Sunday, February 13, 2011

The Corner Club Press Issue One Teasers!

Here they are, finally! *Note: Flash fiction teasers will not be posted simply because there is a danger of giving too much away with such short pieces.

Gehenna by Kevin P. Keating

This is what they do to him, to the old man, after a lifetime spent in quiet contemplation among books of eschatology.

They parade him before the students on high holy days, not unlike the mummified thumb or shriveled toe of a medieval saint or mystic, an artifact to be revered as a symbol of piety, celibacy, wisdom and dread. Recently forced into retirement, the old man is given the title “Instructor Emeritus,” an honorific bestowed upon those priests too ancient and addle-minded to continue teaching without embarrassment or scandal in the classroom. Though rare and often ritualized, these appearances are meant to satisfy his need to be among the students, his proverbial “lost flock” whose intellectual curiosity seems to dwindle with each passing year.

Into the Unblinking Eye by David Copper

Whitfield manor was empty and uncomfortably quiet. The rumble of dark brown bodies – bustling, fumbling, fussing, slipping into creaky corners to evade the glare of young Master Whitfield – had receded long enough to grant Tillie a long-desired moment of repose between laundry and the preparation of supper. But something was wrong: the door to Young Master Whitfield's bedroom was ajar and a sudden thud inside snapped Tillie into wide-eyed alertness. Seconds later, Abbey, Tillie's nine-year-old niece, scampered out, a pint-sized tornado of lead-heavy breaths and incriminating tears.

Note for the Bright Star by Tom Sheehan

Fred Chandler, editor of the weekly and only newspaper in Quipilanta, The Bright Star, enjoyed looking out one side of his shop window the day the issue was printed. He’d already placed the front page in the window and watched early risers stop to look at the page, read some of the items on the page, and pass on. A few other shop owners, real early risers like he was on most days, with a lantern to guide them to their work place, read the page under the light of the lantern, swinging their lanterns to assist in their reading. The lanterns threw soft shadows into his editorial office. The lighting activity was, he had decided early in the career of the paper, a significant part of issue day.

Rooted in Lies by Eric Devine

I looked where he directed: Jamie’s ass was cresting out of her jeans without panties to obscure the view. It was a cherry of a backside, and as I took in the rest of Jamie's contours, I realized how Huff had pointed her out. It was in a proud manner, as if he were displaying a trophy, and it made me wonder. "Did you tap that?"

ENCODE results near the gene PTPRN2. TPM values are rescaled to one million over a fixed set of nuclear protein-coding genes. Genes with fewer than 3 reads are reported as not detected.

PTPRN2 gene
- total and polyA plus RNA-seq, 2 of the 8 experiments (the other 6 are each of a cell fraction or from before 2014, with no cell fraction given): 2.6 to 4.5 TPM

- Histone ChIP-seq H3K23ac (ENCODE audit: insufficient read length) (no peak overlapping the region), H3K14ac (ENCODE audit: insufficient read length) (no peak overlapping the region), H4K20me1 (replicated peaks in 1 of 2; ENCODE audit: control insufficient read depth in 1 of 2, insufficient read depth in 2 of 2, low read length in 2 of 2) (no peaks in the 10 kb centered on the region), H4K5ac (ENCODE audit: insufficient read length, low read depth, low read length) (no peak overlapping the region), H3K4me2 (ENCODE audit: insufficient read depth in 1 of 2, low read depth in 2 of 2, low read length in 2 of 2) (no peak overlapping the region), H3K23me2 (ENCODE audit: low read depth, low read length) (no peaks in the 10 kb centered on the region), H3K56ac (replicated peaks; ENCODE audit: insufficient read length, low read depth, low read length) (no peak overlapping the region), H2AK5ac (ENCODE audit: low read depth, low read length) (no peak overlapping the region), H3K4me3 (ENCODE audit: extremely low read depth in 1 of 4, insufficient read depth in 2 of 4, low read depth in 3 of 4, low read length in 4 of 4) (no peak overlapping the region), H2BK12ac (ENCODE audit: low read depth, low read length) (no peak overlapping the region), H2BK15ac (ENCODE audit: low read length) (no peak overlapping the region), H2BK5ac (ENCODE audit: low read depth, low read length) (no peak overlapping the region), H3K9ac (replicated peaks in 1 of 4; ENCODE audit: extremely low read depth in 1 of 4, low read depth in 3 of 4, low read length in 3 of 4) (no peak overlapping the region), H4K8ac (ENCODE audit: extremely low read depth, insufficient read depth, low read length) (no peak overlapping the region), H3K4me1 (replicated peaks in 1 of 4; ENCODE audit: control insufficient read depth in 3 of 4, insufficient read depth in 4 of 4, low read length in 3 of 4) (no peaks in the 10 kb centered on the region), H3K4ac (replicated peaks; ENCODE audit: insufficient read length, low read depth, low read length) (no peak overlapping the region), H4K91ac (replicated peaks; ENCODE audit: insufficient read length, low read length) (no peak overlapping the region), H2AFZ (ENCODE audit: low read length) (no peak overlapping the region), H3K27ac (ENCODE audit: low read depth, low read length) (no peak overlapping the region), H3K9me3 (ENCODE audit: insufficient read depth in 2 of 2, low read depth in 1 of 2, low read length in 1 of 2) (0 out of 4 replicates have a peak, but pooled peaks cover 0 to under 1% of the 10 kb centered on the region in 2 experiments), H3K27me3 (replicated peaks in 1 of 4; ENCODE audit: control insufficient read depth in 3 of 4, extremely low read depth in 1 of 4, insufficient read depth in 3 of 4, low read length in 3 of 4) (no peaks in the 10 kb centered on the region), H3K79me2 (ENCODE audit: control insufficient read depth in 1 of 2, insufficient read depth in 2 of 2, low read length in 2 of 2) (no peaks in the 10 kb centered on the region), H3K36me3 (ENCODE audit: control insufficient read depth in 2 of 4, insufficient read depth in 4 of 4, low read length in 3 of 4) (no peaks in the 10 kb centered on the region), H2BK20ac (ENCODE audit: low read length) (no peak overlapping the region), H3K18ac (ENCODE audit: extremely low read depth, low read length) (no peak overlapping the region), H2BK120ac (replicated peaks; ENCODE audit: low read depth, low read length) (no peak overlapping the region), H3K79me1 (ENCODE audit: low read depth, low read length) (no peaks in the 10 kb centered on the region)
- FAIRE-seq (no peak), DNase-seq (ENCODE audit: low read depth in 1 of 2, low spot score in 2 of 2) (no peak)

His entire body shook at the question, "No." He slumped in his chair. "But I would."

We sat for a while, not speaking, and I itched inside. Huff, my only friend, looked like a clam attached to his desk, and I wasn’t sure if the question was too much too fast. But ever since the move--really, before--I’d been listening to my older brother Scott’s advice: New school, new girls; get laid as fast as you can. Wasn't that why Huff was pointing her out? He sat up then, as if he’d been forming the next question the entire time, "You ever hit it?"

The truth was on my tongue, but Scott's voice filled my head, again: Just do it. Don't be some fucking angel your whole life. Shit, a solid ten lies can turn you into somebody else.

Planting Roses in Iraq by Walter F. Giersbach

She stood and waited until he nodded, wanting to make sure he had really chosen her.

“My grandfather was a lawyer,” she began softly. She read methodically in remarkably good English, her words marching evenly over her lips like orderly soldiers. “He worked for the Ministry of Justice and wore a white shirt and smelled like roses when he went to work every day. He worked for justice. Then the war came and I saw them take my grandfather away. They shot him and two other men and put their bodies in a hole outside our town and the machines covered up the bodies. I saw this happen at night. My father and mother and brothers cried but they could do nothing. I said we should dig him up and my father slapped me. In the spring I planted a rose in the ground where he lay sleeping and watered it and white roses grew. Then my father took our family to Basra and we were helped to go to Syria and then to America. I hope someone is watering my white roses. The end.”